The stern criticism of the top management and Boards of some of our major banks, which have had to be bailed out by the tax payer – particularly RBS and HBOS – have in my judgement been wholly justified. Failed management should have been fired and not incentivised to leave by a huge pension.
The bonuses which some employees of large banks have been paid have been unjustified as well as damaging, when these individuals have been exploiting the “fire power” of the large organisations for which they have worked, as opposed to being successful entrepreneurs, building businesses.
Having said this, the underlying cause of the banking boom and bust was failed monetary policy – causing excessive monetary and credit creation; failed economic policy – not to have recognised 5 years ago that lending, debt and house prices were increasing too much; and failed regulatory policy – with over-concentration on the minutiae of retail regulation while ignoring the need to oversee and supervise large financial institutions and especially the banking system. All of these failures were the responsibility of the Labour Government.
Also, as history has shown, when money is too loose, banks, like sheep, invariably act incautiously.
There are approximately one million people working in the UK financial services industry – the overwhelming majority of whom are not paid huge salaries or bonuses, and indeed who frequently earn some 20% less than individuals of a similar employment level in the public sector.
Many of these have already lost their jobs, and even more face losing their jobs over the next year or two, and do not have generous, defined benefit pensions. Most bank employees have been loyal and conscientious in the face of difficult times, and have not been responsible for the calamitous mistakes of their senior management. At the least they deserve sympathy.
Large banks are only part of the UK’s financial services industry, which overall, has been a great success story over the last forty years. London has regained its pre-1914 position as the financial capital of the world, providing major employment, a major source of tax revenues and a major source of international earnings.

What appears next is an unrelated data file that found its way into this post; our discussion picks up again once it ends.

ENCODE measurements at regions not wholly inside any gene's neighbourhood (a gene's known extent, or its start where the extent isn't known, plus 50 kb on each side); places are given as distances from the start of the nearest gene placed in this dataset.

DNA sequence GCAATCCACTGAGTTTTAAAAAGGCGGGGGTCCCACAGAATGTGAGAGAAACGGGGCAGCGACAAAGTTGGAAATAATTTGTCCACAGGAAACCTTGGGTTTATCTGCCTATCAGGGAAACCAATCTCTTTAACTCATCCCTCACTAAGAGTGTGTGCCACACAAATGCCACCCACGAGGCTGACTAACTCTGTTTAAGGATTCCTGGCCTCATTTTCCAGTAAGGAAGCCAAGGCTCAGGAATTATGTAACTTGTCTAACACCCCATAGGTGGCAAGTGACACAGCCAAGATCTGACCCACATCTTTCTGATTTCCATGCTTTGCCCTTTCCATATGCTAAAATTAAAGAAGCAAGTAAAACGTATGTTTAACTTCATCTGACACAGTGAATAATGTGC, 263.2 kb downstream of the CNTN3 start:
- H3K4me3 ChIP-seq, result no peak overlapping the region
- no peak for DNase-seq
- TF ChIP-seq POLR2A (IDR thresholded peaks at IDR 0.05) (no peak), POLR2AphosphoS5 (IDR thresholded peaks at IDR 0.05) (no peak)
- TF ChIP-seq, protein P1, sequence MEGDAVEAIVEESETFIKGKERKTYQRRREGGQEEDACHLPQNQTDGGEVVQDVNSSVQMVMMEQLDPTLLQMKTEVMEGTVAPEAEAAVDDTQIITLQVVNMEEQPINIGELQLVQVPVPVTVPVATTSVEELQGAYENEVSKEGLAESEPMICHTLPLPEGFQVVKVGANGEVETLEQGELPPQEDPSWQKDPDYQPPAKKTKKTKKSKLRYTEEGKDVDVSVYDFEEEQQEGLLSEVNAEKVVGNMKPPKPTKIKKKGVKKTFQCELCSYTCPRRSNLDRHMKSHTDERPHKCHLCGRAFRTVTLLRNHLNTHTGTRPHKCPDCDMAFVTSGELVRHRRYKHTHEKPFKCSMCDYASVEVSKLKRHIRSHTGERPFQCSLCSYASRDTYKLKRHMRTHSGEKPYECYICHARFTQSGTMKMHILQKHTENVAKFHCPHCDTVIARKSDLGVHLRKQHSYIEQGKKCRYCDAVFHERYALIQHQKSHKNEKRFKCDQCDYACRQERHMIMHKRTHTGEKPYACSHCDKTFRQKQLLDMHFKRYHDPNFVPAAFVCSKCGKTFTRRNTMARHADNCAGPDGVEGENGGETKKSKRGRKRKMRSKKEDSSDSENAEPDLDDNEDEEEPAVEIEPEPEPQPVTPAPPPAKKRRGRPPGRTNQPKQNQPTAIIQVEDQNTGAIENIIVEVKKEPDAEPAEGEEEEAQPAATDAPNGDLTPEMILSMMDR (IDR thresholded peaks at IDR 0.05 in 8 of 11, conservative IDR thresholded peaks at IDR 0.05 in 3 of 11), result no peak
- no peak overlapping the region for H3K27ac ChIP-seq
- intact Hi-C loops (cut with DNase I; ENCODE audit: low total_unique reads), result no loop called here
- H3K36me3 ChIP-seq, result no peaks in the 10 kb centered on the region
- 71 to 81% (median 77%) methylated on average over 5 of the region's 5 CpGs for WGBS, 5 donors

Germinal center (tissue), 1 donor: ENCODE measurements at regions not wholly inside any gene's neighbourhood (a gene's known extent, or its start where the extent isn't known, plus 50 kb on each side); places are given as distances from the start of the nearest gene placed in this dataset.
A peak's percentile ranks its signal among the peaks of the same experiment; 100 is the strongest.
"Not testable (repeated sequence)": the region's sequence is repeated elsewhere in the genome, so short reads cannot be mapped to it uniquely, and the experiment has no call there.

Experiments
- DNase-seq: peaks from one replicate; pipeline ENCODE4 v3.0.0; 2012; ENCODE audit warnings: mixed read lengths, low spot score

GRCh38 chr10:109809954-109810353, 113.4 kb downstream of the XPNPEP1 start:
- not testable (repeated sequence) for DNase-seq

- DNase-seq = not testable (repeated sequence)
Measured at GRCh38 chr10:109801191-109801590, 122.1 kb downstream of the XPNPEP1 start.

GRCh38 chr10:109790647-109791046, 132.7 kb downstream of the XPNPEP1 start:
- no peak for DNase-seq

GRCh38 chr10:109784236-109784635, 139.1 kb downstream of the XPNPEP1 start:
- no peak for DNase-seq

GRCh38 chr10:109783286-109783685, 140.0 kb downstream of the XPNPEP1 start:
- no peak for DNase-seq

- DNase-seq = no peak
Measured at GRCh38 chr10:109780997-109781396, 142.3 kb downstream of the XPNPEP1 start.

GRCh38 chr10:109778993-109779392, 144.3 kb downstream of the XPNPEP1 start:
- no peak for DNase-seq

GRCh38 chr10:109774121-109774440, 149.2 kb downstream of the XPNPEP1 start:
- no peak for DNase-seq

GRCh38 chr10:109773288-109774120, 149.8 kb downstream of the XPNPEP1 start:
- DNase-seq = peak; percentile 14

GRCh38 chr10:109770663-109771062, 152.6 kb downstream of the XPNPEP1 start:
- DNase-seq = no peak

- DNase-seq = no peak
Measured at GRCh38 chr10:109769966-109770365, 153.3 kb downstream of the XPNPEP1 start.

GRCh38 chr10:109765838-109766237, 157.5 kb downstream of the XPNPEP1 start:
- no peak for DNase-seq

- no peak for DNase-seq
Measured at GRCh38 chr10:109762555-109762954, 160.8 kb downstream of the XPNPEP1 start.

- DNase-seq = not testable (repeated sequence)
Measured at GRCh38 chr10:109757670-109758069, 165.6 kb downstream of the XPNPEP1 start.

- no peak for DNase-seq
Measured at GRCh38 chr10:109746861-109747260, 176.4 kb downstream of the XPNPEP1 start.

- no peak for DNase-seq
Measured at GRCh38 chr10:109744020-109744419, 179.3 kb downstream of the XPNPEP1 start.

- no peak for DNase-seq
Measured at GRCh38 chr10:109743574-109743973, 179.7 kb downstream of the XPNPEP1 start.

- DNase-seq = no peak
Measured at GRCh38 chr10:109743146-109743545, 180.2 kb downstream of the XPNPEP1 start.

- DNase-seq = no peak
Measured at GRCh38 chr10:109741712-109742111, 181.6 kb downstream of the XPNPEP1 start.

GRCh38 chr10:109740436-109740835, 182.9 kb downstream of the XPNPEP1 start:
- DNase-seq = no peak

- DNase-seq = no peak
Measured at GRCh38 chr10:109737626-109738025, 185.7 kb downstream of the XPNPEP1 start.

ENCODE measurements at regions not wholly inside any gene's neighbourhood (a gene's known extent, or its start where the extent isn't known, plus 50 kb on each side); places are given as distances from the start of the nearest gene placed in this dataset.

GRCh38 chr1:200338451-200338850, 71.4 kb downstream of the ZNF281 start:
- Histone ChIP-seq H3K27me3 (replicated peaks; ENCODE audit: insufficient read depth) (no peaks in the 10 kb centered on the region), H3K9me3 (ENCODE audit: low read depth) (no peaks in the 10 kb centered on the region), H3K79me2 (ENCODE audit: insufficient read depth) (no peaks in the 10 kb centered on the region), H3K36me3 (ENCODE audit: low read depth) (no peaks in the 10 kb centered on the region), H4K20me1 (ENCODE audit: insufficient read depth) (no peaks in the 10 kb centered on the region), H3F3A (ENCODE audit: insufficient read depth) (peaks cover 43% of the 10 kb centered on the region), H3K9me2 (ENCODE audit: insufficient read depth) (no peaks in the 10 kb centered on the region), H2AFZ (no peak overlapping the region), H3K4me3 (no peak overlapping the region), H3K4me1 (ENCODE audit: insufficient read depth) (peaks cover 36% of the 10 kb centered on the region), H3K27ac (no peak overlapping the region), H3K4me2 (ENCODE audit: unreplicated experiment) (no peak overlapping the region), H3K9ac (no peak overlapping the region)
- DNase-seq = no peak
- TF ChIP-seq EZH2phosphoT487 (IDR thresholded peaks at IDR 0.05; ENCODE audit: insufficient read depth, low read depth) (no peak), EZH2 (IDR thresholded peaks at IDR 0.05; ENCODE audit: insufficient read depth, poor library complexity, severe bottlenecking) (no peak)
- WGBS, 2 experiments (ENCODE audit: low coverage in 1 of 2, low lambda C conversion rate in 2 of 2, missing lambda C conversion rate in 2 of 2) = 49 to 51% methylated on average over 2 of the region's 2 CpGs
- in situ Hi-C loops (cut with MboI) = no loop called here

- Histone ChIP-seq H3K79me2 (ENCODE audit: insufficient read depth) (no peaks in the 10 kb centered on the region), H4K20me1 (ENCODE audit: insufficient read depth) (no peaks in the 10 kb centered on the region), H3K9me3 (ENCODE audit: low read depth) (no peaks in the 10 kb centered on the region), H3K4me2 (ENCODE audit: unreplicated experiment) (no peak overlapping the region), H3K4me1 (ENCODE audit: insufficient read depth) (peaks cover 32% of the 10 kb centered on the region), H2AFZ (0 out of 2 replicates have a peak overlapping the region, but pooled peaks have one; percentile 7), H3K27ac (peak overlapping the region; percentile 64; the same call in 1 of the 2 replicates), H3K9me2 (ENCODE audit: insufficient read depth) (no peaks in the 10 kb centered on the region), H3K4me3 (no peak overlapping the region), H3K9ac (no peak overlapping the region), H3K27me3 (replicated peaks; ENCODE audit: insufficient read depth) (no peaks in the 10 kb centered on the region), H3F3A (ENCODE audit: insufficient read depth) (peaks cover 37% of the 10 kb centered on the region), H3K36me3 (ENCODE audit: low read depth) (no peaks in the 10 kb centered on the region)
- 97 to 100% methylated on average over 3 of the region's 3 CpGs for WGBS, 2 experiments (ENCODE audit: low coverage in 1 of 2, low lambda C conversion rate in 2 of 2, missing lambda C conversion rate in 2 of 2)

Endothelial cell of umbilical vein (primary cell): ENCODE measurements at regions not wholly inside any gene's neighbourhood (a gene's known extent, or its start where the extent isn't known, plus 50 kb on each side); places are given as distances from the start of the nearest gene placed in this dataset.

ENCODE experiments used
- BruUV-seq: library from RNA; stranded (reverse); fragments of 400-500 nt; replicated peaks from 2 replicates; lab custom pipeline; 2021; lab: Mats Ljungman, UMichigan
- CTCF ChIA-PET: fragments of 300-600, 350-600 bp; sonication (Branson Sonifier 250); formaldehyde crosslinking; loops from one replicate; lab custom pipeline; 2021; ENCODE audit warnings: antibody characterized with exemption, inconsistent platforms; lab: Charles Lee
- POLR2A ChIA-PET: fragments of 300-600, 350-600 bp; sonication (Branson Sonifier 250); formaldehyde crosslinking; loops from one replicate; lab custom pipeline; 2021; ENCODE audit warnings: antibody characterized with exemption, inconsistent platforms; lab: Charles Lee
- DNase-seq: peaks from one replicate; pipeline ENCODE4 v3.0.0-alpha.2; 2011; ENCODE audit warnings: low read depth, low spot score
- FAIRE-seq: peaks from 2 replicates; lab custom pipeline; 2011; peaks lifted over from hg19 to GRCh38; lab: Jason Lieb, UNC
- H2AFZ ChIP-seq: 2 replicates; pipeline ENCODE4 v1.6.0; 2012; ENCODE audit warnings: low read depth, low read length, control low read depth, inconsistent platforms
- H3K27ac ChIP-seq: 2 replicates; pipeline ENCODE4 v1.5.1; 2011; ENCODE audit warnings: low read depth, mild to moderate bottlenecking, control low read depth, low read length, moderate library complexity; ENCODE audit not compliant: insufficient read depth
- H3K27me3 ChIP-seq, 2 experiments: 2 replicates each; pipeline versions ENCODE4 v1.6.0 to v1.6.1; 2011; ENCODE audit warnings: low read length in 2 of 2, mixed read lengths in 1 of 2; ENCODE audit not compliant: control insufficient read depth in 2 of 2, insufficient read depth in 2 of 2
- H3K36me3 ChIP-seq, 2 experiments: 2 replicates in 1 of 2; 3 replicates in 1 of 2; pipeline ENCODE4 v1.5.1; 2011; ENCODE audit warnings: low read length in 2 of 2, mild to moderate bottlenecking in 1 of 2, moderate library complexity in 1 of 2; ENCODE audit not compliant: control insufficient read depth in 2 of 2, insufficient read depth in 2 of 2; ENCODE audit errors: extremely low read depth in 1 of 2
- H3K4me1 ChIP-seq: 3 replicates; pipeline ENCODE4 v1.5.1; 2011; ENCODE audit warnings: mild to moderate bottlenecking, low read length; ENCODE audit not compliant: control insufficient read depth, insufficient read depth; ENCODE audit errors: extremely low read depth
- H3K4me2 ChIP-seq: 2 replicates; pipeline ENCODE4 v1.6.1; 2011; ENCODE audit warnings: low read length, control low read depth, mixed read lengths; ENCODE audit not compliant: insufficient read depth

Government policy should be focused on ensuring that the UK retains a successful, international financial services industry, in the interests of all of the nation. It would be wantonly stupid for government to add to the problems currently faced by the industry when, in the main, it has been developed successfully since the time when Harold Wilson as Prime Minister and Lord Cromer as Governor of the Bank of England initiated the tax reforms which enabled London to compete globally.
This is why the right regulatory reforms are so important. Unmerited as it has turned out, the UK had the reputation of leading the world in financial regulation. What is now needed is a new and successful UK model, executed well, which will lead the world in financial regulation, as well as help restore the health and success of our largest industry.
Here the dangers are both international and domestic.
The EU's de Larosière Report calls for the creation of 2 new pan-EU regulatory bodies, effectively empowered to dictate pan-EU financial regulation for national implementation. The UK has already lost too much of its regulatory independence – witnessed by the imposition of the unhelpful EU, MIFID regime.
What I suggest is needed is a clear division between retail regulation, designed to help and protect the consumer and which is the natural (and historic) responsibility of the FSA; and institutional, more supervisory orientated regulation, of all the financial institutions with large balance sheets and liabilities – (including, for example, Life Insurance companies) as well as the non-retail activities of banks – and the markets in which they deal.
This should be the responsibility of a reformed and adequately resourced Bank of England. Moreover, when large banking groups wish to engage in investment banking activities, this should be carried out via a separate subsidiary with its own balance sheet and without the ability to put at risk the assets of the parent, commercial bank.